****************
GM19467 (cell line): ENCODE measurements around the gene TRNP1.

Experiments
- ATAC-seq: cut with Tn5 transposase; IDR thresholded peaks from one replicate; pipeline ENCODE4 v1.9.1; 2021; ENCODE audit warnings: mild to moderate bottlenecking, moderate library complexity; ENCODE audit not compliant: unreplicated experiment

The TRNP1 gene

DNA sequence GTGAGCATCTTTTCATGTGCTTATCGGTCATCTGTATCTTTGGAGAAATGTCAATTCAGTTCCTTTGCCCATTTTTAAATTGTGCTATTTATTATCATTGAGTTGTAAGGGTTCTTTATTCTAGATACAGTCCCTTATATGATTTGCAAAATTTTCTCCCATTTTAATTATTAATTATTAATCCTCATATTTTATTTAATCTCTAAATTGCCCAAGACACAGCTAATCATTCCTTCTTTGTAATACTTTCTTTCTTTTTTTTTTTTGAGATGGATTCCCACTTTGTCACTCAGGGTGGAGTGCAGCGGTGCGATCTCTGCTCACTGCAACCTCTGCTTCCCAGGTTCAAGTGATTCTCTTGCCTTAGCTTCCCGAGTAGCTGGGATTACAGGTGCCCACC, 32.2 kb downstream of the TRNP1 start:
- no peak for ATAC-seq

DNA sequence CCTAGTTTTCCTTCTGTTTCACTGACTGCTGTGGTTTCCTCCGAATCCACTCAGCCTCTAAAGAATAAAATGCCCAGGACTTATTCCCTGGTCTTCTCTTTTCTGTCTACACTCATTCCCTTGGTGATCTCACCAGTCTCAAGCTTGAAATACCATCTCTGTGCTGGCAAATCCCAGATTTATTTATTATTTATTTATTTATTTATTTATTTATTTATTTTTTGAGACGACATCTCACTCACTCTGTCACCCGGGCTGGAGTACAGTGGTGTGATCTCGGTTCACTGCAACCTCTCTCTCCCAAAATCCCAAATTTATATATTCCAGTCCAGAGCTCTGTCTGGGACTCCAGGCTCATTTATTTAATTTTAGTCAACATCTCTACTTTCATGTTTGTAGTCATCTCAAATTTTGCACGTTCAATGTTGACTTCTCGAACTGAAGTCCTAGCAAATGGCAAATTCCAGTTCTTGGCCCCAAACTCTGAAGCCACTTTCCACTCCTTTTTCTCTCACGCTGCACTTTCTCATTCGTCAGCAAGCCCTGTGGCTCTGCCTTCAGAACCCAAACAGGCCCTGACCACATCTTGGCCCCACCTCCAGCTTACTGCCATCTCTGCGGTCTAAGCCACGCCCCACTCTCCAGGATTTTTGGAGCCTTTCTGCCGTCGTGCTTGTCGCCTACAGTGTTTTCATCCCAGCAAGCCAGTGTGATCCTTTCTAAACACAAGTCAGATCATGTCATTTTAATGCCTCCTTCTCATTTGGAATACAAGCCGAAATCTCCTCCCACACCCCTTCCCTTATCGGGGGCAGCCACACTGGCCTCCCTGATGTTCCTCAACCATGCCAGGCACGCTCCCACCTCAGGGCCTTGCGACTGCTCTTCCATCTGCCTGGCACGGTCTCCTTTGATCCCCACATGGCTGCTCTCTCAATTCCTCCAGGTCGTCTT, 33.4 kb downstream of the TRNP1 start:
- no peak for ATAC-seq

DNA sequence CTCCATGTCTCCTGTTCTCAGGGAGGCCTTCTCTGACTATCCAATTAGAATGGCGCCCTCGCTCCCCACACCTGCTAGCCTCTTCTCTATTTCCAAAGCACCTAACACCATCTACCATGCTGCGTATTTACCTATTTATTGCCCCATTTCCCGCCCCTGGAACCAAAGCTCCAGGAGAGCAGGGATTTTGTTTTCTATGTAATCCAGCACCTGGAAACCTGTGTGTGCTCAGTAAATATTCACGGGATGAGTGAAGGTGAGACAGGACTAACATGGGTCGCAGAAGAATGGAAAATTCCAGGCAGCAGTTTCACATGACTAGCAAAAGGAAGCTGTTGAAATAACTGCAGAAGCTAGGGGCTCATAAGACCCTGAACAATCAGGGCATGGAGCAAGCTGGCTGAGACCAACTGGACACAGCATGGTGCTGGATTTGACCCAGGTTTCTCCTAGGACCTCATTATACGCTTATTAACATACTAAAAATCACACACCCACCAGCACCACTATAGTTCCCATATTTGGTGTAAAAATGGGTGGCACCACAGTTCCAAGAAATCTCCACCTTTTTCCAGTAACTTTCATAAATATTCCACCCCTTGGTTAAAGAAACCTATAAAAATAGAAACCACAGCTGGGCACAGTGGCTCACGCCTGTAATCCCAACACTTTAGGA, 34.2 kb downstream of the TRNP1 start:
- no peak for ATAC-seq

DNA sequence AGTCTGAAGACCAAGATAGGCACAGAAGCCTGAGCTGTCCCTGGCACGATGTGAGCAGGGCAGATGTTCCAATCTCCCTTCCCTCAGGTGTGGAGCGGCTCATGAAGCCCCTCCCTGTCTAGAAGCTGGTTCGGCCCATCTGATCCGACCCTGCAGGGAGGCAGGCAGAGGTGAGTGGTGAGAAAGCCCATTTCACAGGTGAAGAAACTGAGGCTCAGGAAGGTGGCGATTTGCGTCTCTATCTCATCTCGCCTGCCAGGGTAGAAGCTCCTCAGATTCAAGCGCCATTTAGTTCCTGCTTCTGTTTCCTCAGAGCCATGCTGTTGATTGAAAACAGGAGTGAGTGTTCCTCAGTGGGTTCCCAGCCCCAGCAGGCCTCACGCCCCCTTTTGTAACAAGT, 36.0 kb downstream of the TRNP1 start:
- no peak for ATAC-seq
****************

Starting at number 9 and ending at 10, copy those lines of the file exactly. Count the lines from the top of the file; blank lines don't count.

DNA sequence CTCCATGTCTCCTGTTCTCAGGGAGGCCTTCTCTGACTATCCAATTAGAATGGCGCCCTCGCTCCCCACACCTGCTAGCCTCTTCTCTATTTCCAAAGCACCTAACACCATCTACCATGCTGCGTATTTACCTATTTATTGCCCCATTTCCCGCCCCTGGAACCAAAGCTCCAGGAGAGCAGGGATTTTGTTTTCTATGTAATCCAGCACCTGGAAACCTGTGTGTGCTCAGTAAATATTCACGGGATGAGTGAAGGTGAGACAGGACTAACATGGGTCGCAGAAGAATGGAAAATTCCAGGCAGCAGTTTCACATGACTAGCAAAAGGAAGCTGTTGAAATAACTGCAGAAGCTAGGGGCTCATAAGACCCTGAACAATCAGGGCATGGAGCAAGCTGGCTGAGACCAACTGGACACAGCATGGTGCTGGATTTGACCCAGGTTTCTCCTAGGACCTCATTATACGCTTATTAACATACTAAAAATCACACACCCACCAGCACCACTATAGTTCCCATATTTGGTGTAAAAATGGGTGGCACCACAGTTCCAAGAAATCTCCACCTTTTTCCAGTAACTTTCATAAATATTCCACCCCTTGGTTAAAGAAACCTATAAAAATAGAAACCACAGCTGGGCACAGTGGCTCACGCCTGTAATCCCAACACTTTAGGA, 34.2 kb downstream of the TRNP1 start:
- no peak for ATAC-seq